the wise reticence of the President elect
in the matter of his cabinet has left free course to speculation and conjecture as to its composition.
That he fully comprehends the importance of the subject, and that he will carefully weigh the claims of the possible candidates on the score of patriotic services, ability, and fitness for specific duties, no one who has studied his character, and witnessed his discretion, clear insight, and wise adaptation of means to ends, under the mighty responsibilities of his past career, can reasonably doubt.
It is not probable that the distinguished statesman now at the head of the State Department will, under the circumstances, look for a continuance in office.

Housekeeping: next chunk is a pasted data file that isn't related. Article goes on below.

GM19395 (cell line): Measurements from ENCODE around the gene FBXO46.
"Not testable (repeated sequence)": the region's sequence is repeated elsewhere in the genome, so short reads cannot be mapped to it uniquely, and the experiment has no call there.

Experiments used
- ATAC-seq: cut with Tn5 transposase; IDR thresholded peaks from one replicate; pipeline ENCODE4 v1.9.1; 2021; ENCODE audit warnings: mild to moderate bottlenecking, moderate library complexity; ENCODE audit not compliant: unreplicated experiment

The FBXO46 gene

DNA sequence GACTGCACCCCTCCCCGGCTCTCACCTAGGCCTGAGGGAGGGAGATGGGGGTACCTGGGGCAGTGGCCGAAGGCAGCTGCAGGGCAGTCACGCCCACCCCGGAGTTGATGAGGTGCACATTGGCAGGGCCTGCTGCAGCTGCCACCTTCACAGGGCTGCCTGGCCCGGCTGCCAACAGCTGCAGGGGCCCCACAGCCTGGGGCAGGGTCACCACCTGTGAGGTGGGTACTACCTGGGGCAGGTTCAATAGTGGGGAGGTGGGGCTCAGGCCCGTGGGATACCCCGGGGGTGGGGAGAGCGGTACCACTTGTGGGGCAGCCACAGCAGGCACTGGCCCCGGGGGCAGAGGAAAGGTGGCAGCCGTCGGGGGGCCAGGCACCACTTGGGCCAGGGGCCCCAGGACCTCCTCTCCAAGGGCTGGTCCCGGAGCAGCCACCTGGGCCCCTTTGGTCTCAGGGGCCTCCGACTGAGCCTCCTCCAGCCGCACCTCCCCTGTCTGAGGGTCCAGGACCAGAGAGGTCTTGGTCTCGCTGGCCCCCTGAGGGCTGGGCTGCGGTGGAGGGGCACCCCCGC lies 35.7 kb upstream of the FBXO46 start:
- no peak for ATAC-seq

History will do justice to his eminent services in the Senate and in the cabinet during the first years of the rebellion, but the fact that he has to some extent shared the unpopularity of the present chief magistrate seems to preclude the idea of his retention in the new cabinet.
In looking over the list of our public men in search of a successor, General Grant
is not likely to be embarrassed by the number of individuals fitted by nature, culture, and experience for such an important